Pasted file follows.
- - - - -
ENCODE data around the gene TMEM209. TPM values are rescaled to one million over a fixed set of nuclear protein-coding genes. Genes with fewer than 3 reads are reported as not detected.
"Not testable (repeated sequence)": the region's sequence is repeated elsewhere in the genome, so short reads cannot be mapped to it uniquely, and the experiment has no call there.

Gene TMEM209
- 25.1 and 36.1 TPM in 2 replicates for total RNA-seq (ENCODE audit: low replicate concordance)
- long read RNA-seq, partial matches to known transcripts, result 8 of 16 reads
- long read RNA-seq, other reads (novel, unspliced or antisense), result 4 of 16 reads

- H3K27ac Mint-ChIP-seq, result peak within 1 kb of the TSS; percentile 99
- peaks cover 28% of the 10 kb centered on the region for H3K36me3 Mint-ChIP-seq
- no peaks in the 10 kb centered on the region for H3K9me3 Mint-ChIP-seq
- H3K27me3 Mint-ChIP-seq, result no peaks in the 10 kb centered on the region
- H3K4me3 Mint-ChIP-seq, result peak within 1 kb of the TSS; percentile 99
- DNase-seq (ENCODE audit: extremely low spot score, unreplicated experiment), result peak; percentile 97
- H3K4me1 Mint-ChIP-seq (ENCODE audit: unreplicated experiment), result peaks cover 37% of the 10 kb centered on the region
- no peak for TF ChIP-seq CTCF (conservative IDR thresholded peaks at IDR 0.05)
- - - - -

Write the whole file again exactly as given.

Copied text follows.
ENCODE data around the gene TMEM209. TPM values are rescaled to one million over a fixed set of nuclear protein-coding genes. Genes with fewer than 3 reads are reported as not detected.
"Not testable (repeated sequence)": the region's sequence is repeated elsewhere in the genome, so short reads cannot be mapped to it uniquely, and the experiment has no call there.

Gene TMEM209
- 25.1 and 36.1 TPM in 2 replicates for total RNA-seq (ENCODE audit: low replicate concordance)
- long read RNA-seq, partial matches to known transcripts, result 8 of 16 reads
- long read RNA-seq, other reads (novel, unspliced or antisense), result 4 of 16 reads

- H3K27ac Mint-ChIP-seq, result peak within 1 kb of the TSS; percentile 99
- peaks cover 28% of the 10 kb centered on the region for H3K36me3 Mint-ChIP-seq
- no peaks in the 10 kb centered on the region for H3K9me3 Mint-ChIP-seq
- H3K27me3 Mint-ChIP-seq, result no peaks in the 10 kb centered on the region
- H3K4me3 Mint-ChIP-seq, result peak within 1 kb of the TSS; percentile 99
- DNase-seq (ENCODE audit: extremely low spot score, unreplicated experiment), result peak; percentile 97
- H3K4me1 Mint-ChIP-seq (ENCODE audit: unreplicated experiment), result peaks cover 37% of the 10 kb centered on the region
- no peak for TF ChIP-seq CTCF (conservative IDR thresholded peaks at IDR 0.05)